Chicago theater boasts no shortage of pop cultural parody shows, but Hell in a Handbag’s production of THE DIVINE SISTER rises above this description. In the grand camp tradition, playwright Charles Busch’s witty and raunchy send-up celebrates the peculiar fascination Hollywood held with nuns in the 1960s. And what better subjects could there be for female impersonation? Cloisters of chaste, devout, dramatic, beautiful characters ripe for fictional scandal. Busch’s script takes advantage of every nun cliche in the canon—visions from God, desperate campaigns to build a new school for the children (the children!) and of course, sexual liaisons between the sisters.
Delightfully quirky and darkly comic, BAT BOY: THE MUSICAL makes its Chicago premiere in this Griffin Theatre production with direction by Scott Weinstein. The Den Theatre proves an ideal venue for this strange and wonderful musical with music and lyrics by Laurence O’Keefe and book by Keythe Farley and Brian Flemming. And Griffin Theatre’s ensemble delivers with vocal expertise and keen acting, milking the show’s material for maximum comedic value and audience delight.
Connor Burke is a man overcome with regret, clutching at the scraps of life that remain after catastrophe tears apart his world like a tortuous riptide.
Do you remember what it was like to see your world as a game? I picture myself as a child, a small flame-haired thing, running around heavily-wooded Defiance, Missouri, thinking my little universe is but an ever-stretching scene of discovery. An oddly shaped stone, a lost pen cap, the first summer firefly– everything in sight was a clue to unraveling the wonder of the everyday. I was happy to catch a glimpse of that feeling again this weekend with SHERLOCK HOLMES AND THE MYSTERY OF PORTAGE PARK, watching merrily on as adults and children alike take delight in the seemingly ordinary world around them.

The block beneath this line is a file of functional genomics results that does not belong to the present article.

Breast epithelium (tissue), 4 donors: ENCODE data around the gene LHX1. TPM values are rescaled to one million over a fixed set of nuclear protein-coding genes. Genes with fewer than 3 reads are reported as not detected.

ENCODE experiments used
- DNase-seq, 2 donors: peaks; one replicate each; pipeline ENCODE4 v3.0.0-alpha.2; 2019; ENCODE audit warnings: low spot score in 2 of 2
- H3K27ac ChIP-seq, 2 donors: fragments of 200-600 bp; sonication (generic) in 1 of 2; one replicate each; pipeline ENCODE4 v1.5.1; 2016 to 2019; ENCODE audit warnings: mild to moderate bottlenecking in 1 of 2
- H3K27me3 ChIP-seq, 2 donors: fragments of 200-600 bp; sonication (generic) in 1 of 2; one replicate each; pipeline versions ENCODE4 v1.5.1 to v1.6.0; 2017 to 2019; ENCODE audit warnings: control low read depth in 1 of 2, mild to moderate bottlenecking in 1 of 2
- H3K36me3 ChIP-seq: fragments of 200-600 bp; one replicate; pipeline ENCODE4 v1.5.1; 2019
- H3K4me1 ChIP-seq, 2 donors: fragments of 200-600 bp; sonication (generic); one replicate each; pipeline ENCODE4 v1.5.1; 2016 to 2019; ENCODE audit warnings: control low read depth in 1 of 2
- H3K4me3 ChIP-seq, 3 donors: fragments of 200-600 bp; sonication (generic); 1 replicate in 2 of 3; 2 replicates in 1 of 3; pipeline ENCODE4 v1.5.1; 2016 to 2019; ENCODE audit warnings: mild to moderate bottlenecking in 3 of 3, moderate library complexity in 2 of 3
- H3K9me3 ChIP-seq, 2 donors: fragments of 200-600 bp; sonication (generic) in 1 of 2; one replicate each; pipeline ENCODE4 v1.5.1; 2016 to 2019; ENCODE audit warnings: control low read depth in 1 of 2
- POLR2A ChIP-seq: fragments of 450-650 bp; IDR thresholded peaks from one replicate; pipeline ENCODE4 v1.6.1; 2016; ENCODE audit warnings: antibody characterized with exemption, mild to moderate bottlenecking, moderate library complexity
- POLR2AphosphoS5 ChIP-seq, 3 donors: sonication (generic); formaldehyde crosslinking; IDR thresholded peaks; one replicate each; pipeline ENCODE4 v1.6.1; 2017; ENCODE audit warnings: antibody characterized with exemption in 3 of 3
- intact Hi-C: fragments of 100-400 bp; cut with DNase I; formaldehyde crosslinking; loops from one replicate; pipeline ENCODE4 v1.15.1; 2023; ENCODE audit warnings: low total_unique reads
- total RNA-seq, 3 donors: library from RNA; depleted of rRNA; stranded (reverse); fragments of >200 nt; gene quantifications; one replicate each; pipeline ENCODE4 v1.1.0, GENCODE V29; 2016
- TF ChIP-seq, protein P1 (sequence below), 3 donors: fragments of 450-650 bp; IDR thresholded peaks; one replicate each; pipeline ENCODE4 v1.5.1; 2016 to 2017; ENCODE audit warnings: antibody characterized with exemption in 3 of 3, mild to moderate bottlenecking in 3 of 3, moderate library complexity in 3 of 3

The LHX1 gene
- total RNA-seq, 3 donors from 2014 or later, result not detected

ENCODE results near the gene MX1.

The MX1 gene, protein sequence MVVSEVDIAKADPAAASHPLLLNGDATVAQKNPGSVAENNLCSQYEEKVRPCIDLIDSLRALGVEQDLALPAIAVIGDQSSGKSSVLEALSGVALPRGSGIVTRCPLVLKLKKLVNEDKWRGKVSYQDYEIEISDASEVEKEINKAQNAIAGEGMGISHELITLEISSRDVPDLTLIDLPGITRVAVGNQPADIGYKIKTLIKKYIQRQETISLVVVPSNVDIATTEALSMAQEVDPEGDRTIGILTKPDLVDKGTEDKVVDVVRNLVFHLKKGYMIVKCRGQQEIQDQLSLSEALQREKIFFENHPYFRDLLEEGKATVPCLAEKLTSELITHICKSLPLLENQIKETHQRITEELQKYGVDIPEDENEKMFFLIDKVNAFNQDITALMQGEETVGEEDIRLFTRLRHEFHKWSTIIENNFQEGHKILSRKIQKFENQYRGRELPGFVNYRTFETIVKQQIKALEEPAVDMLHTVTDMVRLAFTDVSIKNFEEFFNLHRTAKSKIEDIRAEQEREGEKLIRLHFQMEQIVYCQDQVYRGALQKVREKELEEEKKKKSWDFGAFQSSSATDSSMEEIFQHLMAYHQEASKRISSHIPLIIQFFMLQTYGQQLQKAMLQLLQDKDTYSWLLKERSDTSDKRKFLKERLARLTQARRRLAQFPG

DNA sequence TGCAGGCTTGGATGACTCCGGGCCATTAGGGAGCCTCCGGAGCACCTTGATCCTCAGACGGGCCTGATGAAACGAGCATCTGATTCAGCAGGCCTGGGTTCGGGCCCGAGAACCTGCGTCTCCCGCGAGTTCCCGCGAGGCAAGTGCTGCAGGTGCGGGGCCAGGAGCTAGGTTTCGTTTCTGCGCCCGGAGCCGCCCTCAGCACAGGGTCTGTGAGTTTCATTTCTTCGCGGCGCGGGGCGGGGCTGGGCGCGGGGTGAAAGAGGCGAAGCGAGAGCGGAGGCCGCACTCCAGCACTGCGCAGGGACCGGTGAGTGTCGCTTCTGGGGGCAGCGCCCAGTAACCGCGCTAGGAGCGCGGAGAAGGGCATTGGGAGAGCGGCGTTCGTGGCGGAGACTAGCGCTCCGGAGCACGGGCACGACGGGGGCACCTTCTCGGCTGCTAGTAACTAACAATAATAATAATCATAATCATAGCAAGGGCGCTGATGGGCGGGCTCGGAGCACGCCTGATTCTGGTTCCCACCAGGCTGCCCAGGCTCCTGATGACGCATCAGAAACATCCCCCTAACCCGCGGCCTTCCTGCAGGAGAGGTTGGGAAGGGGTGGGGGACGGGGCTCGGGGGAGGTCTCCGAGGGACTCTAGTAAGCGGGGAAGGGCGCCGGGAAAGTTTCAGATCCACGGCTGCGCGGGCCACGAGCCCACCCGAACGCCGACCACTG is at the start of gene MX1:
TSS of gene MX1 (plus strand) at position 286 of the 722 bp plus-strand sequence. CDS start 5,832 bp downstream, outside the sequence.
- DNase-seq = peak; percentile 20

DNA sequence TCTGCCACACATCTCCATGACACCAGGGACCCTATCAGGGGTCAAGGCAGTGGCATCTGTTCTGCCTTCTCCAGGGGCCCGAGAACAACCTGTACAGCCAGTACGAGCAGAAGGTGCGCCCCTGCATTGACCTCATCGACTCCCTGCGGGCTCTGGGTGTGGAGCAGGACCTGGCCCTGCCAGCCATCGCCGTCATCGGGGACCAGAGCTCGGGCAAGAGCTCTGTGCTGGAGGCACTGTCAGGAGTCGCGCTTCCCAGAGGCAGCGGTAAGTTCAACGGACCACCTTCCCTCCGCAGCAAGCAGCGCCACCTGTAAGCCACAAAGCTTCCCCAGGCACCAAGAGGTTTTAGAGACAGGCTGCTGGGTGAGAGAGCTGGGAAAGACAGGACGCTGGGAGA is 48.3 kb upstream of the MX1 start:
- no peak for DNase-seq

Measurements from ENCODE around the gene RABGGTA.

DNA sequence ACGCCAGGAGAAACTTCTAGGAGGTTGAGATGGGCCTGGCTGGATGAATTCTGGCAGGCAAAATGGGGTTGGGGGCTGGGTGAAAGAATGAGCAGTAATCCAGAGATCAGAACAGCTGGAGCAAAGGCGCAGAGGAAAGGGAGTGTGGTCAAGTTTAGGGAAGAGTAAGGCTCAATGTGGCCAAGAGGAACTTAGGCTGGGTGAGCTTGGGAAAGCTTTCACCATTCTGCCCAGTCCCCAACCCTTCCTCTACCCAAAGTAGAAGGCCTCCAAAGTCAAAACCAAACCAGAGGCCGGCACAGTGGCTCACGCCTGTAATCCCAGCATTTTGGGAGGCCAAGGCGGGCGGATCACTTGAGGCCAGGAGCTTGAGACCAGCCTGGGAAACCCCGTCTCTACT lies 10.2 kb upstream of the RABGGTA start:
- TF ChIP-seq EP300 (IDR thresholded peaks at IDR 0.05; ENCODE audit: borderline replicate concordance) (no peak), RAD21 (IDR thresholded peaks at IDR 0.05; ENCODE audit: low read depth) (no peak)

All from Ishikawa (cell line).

In a time when most storefronts have little faith in their audience to make it through 90 minutes without looking at their phone, Prowess flies through it’s 2+ hour run time.
At the House, they take great care of their audience. I usually shrink down in my seat at the thought of audience participation, but under Nathan Allen’s direction and Watkins’ mastery, to participate feels like we might be in on the trick.
Richard Bean’s ONE MAN, TWO GUVNORS—based on the 18th-century commedia dell’arte play The Servent of Two Masters by Carlo Goldoni—is a laugh-out-loud, silly, whip-crack smart comedy, and probably the most fun I’ve had at the theater in a long time.
There is quite a bit of harmony in DISCORD, Northlight’ 41st season closer: an intellectual discourse between three historical giants while they dissect theological and philosophical ideas accompanied by a dynamic mixture of highbrow and lowbrow humor.
Men with big dreams, women fighting for visibility and love at the same time, while ignorance and bigotry divide people; though this sounds like the ingredients to contemporary mayhem, its roots are found in a play set in the 1960s.